I’m in Amsterdam, and yesterday I went with my daughter, and with a friend, to see a Eugene Smith exhibition at FOAM, Amsterdam’s photographic museum.
Eugene Smith was an American photojournalist who documented WW2, and later worked for Life, and for Magnum. Some of his photographs are iconic, and you may recognise them:
Smith documented the life of the working class, the rural poor, war, and the effects of mercury pollution on the Japanese village of Minamata. He was obsessed with the art of the photo essay, and this cost him dearly in money (he would often spend his own money to get a particular assignment “right”), and in health (severely wounded in war, beaten by the employees of the Japanese firm Chisso Corporation, which polluted Minamata Bay with mercury, which the local fisherfolk then ingested to terrible effect.)
I was surprised to find that he’s also documented the work of Albert Schweitzer, that paradigm of another age of development, in which heroic figures ventured alone into “darkest Africa” to single-handedly build clinics, treat the sick, and immunise the population.
I carefully selected an image of Schweitzer which did not show him in that embarrassing white pith helmet.
What struck me is Smith’s commentary on Schweitzer, as recorded in a 1983 PBS documentary: W. Eugene Smith: Photography Made Difficult. In the doco, Smith told this story about Schweitzer (my paraphrase):
In his clinic, Schweitzer came across leg injuries and conditions that his medical training told him—without doubt—”amputate”. But he also knew that if he started amputating legs, he would soon become known as the doctor who cut off legs. This, in turn, would dissuade people from coming to him, and as a result, many more would die than would be saved by the amputations.
But this dilemma forced him to rethink his approach to leg injuries and conditions, and come up with new ways of dealing with them that saved the patient, without amputation.
Moral dilemmas and local knowledge
This story seems to me to encapsulate much of the promise and problematics of development work, and to offer a commentary too on Bill Easterly’s defense of local knowledge:
- What we see here is a conflict between the dictates of universal knowledge (represented by Schweitzer’s medical training) and local knowledge (represented here by his understanding of what people’s reaction would be to amputations.)
- This conflict is non-trivial, and morally complex. In fact, taken at face value, utilitarian consequentialist ethics (the greatest good for the most people) would demand that he sacrifice a few patients with leg injuries or conditions, to save the overall mission of the clinic.
- This conflict can be productive: in this case it drove Schweitzer to modify, and improve, his “universal” knowledge, in order to avoid the conflict with the local. (He could have engaged in a “public awareness” campaign on the virtues of amputation, but good luck to him if he’d tried that…)
In my mind, it is just this kind of conflict which scuttles many a development project, which “should work” according to theoretical knowledge, but falls over because development deals with people, not billiard balls.
An example is the case cited by Esther Duflo in her TED talk, of local villagers who “misuse” their anti-malarial mosquito nets to catch fish. It’s misuse perhaps to a program manager, charged with a single outcome—reduce malaria. It may not be misuse according to the local knowledge of a fisherman, for whom to make a living today is more important than escaping endemic malaria.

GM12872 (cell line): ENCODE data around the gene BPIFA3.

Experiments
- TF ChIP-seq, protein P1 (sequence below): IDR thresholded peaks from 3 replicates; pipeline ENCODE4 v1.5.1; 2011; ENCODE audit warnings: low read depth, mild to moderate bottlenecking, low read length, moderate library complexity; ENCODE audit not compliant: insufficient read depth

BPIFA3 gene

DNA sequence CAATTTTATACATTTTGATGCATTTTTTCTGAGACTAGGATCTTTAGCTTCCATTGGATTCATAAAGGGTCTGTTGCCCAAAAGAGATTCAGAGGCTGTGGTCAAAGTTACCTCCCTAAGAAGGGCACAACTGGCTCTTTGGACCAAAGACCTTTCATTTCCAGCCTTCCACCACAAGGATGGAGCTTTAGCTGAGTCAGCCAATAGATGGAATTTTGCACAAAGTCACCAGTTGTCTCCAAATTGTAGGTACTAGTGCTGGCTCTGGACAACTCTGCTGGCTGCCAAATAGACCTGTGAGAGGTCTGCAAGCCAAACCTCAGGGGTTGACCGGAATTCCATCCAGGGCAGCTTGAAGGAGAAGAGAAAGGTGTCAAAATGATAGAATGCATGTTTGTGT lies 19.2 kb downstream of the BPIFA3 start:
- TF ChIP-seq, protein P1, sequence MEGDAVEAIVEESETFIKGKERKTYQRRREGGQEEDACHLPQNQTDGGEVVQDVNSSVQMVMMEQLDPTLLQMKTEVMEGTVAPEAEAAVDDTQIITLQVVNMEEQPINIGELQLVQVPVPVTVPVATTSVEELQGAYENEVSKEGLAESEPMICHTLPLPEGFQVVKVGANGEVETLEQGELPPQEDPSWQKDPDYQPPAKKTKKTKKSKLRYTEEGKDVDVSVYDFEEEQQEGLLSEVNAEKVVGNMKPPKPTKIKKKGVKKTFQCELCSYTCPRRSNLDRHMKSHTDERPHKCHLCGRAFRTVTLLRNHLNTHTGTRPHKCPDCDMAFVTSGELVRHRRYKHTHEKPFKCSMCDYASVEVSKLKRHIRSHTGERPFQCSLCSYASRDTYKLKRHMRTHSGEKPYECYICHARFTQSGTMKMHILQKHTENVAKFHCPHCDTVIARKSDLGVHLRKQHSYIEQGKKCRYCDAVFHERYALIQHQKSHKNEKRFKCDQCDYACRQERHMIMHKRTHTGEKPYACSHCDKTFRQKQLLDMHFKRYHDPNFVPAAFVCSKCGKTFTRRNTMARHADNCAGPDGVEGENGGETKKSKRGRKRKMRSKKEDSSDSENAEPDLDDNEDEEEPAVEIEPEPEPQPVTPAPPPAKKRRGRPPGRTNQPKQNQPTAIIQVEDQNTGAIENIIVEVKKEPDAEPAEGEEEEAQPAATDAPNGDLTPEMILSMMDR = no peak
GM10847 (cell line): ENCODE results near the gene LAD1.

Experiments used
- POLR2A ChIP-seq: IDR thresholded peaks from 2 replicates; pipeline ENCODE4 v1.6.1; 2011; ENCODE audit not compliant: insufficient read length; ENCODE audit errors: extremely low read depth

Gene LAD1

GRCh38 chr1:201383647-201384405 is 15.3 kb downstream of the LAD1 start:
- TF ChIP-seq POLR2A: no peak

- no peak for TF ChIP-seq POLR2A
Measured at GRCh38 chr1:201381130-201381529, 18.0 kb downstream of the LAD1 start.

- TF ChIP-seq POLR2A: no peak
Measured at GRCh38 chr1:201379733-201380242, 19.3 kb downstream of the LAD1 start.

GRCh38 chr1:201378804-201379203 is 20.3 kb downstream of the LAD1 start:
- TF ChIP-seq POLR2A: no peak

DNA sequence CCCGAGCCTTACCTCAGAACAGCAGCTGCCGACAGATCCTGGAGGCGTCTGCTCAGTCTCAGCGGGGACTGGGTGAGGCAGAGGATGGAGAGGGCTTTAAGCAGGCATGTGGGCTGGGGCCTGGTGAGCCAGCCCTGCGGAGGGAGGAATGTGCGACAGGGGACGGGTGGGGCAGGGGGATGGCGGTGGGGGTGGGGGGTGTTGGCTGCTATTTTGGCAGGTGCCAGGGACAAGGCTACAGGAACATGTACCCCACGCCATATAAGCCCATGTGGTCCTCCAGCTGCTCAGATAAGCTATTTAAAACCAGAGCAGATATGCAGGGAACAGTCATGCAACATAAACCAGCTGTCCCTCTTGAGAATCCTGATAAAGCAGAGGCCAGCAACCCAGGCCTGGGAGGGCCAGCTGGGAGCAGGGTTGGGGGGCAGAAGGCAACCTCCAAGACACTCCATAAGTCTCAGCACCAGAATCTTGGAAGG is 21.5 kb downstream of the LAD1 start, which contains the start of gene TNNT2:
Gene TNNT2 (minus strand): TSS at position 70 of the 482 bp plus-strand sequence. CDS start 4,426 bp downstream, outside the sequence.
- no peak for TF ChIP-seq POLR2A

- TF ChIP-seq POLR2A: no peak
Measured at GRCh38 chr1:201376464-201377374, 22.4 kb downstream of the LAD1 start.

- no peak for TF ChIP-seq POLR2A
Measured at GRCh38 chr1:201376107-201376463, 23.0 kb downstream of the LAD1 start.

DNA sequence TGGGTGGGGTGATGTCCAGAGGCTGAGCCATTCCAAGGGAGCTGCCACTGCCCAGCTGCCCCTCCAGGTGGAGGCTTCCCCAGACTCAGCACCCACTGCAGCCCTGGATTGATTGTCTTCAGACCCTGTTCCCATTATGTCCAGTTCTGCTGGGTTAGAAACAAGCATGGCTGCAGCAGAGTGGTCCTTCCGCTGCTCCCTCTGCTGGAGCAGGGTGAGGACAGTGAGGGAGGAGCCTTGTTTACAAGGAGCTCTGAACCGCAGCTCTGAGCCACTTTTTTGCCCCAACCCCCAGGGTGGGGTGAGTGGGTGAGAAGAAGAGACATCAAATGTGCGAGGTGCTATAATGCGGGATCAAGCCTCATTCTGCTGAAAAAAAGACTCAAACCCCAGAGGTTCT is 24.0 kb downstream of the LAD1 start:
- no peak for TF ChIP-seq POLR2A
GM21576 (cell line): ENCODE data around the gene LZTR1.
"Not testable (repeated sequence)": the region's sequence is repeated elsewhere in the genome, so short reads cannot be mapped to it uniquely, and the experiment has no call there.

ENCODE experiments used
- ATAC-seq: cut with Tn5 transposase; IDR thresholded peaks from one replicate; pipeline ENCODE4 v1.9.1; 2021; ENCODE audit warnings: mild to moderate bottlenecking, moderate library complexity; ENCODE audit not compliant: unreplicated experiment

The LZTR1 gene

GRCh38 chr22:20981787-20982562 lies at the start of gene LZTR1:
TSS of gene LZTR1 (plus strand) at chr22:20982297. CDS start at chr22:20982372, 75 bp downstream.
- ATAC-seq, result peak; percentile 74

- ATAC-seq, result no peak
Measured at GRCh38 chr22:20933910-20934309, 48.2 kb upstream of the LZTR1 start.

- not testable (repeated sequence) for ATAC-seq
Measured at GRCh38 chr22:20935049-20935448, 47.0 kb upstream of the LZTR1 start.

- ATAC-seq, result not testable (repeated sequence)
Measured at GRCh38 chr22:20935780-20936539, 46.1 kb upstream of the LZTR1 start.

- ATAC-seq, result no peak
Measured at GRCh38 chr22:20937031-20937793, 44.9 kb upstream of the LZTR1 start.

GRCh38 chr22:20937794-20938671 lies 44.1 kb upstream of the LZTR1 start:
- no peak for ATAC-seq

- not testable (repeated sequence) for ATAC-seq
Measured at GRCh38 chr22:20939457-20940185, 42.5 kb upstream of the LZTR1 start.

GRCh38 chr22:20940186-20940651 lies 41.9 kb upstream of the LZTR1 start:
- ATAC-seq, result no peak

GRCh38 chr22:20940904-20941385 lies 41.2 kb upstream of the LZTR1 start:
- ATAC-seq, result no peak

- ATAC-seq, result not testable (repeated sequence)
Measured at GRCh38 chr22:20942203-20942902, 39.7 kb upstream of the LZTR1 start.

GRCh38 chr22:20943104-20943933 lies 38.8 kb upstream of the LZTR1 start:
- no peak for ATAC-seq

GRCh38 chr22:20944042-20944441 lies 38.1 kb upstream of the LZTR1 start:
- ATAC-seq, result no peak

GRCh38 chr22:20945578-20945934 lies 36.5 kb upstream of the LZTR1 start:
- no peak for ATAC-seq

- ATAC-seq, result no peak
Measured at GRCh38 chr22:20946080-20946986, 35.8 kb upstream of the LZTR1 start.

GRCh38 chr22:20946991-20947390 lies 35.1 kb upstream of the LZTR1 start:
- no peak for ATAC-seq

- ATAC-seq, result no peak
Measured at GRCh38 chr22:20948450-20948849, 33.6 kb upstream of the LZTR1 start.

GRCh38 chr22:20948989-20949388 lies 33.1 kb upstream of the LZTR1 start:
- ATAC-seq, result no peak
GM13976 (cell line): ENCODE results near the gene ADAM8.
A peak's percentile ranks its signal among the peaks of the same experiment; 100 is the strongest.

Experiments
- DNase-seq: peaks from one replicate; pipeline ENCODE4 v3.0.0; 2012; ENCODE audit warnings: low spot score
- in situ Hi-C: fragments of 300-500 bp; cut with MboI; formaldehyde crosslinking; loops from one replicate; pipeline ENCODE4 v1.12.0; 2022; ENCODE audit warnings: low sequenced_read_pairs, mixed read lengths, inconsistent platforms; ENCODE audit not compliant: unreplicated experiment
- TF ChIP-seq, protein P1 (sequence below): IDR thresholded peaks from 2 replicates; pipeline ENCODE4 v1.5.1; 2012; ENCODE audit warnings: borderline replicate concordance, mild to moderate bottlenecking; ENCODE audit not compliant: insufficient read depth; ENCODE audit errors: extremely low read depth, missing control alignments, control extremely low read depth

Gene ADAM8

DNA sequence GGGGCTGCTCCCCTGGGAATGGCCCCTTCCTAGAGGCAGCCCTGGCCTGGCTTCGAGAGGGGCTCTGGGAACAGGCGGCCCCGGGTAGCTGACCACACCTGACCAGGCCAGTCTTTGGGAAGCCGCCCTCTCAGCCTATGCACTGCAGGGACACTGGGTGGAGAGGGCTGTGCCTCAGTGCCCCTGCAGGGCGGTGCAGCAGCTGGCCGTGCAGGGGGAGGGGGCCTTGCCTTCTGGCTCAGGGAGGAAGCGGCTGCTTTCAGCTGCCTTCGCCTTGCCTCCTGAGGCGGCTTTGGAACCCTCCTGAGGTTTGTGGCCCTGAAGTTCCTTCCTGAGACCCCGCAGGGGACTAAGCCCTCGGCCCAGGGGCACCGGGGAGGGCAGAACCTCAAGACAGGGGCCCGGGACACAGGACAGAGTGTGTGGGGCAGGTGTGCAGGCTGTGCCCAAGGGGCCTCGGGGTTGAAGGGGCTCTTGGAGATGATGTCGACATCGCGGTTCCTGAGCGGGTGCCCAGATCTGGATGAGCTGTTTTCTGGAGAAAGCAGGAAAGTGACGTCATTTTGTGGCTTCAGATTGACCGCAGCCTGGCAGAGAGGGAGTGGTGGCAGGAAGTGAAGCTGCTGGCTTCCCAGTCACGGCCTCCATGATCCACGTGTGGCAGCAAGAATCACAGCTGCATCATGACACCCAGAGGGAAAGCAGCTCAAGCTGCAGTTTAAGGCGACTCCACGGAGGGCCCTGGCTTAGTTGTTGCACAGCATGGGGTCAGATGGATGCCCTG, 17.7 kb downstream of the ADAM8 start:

Now, one can just decide that the fishermen are ill-informed, short-sighted, don’t understand, (insert your favourite neo-colonial epiphet here…), in which case, in my view, it’s time for you to unpack your white pith helmet, and strut around giving directions to the “natives”. But Schweitzer, despite his funny hat, did better: he took local perceptions seriously, and adjusted his knowledge accordingly.
Just for my own records, here is the comment I made on Bill Easterly’s site, in support of his thesis:
Roger writes “Decentralising knowledge means fragmenting it not only locally, geographically but also at the individual level to a point where it becomes meaningless.” That’s just plain silly. I know my wife, and my children, at an individual level. That knowledge is central to my life. It is not “meaningless”. Also, I know how to write about my work in a way that no-one else on the planet does. Again: not meaningless.
This whole debate is best understood in terms of “universal knowledge”, which was invented by the Greeks, and “local knowledge”, the subject of a book of that title by Clifford Geertz, q.v. This distinction is also embodied in the awful-sounding postmodern neologism “knowledges”.
Both universal knowledge and local knowledge have domains and situations in which each is useful. Universal knowledge is useful in building bridges (though even there, a bit of local knowledge about foundations, and local workmanship, is absolutely necessary.) Local knowledge is useful in wooing a spouse (though “pickup artists” will try to tell you that they have universal knowledge to that effect.)
Local knowledge is never “useless”. It’s only ever useful, though, to the people that hold it, who are “local” people. Development requires local knowledge. That forces development funders to consider delegating expenditure authority to the field, and even to the beneficiaries. They don’t like this. Therefore, there is an enormous institutional thrust to generate universal knowledge for development. This thrust comes from the interest of funders, who want it for their own comfort and control: not from the beneficiaries, who usually have a pretty good idea of what needs to be done, being intimately familiar with the condition of their own lives.
That comment was originally posted here.